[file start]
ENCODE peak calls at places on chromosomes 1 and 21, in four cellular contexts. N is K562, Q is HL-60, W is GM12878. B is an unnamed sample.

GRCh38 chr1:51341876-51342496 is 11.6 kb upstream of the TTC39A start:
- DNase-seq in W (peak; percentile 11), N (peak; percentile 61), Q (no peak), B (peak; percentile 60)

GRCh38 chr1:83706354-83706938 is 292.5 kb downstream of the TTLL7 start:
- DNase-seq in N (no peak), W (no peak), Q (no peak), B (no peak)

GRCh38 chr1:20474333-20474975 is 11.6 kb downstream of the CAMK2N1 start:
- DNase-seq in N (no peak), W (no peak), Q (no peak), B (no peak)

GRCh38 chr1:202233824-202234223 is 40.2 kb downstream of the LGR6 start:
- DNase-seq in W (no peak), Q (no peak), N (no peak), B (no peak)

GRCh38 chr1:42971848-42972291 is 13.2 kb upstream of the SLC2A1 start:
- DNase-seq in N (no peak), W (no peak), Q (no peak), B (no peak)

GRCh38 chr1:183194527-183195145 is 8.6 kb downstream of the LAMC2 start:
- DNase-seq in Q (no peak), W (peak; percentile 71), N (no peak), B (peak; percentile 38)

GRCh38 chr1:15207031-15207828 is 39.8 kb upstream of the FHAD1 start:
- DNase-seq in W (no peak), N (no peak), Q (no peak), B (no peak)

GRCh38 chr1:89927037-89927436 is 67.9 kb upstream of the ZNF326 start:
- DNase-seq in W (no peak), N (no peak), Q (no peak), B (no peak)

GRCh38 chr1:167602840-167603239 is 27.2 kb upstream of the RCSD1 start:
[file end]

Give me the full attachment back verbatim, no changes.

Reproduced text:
ENCODE peak calls at places on chromosomes 1 and 21, in four cellular contexts. N is K562, Q is HL-60, W is GM12878. B is an unnamed sample.

GRCh38 chr1:51341876-51342496 is 11.6 kb upstream of the TTC39A start:
- DNase-seq in W (peak; percentile 11), N (peak; percentile 61), Q (no peak), B (peak; percentile 60)

GRCh38 chr1:83706354-83706938 is 292.5 kb downstream of the TTLL7 start:
- DNase-seq in N (no peak), W (no peak), Q (no peak), B (no peak)

GRCh38 chr1:20474333-20474975 is 11.6 kb downstream of the CAMK2N1 start:
- DNase-seq in N (no peak), W (no peak), Q (no peak), B (no peak)

GRCh38 chr1:202233824-202234223 is 40.2 kb downstream of the LGR6 start:
- DNase-seq in W (no peak), Q (no peak), N (no peak), B (no peak)

GRCh38 chr1:42971848-42972291 is 13.2 kb upstream of the SLC2A1 start:
- DNase-seq in N (no peak), W (no peak), Q (no peak), B (no peak)

GRCh38 chr1:183194527-183195145 is 8.6 kb downstream of the LAMC2 start:
- DNase-seq in Q (no peak), W (peak; percentile 71), N (no peak), B (peak; percentile 38)

GRCh38 chr1:15207031-15207828 is 39.8 kb upstream of the FHAD1 start:
- DNase-seq in W (no peak), N (no peak), Q (no peak), B (no peak)

GRCh38 chr1:89927037-89927436 is 67.9 kb upstream of the ZNF326 start:
- DNase-seq in W (no peak), N (no peak), Q (no peak), B (no peak)

GRCh38 chr1:167602840-167603239 is 27.2 kb upstream of the RCSD1 start: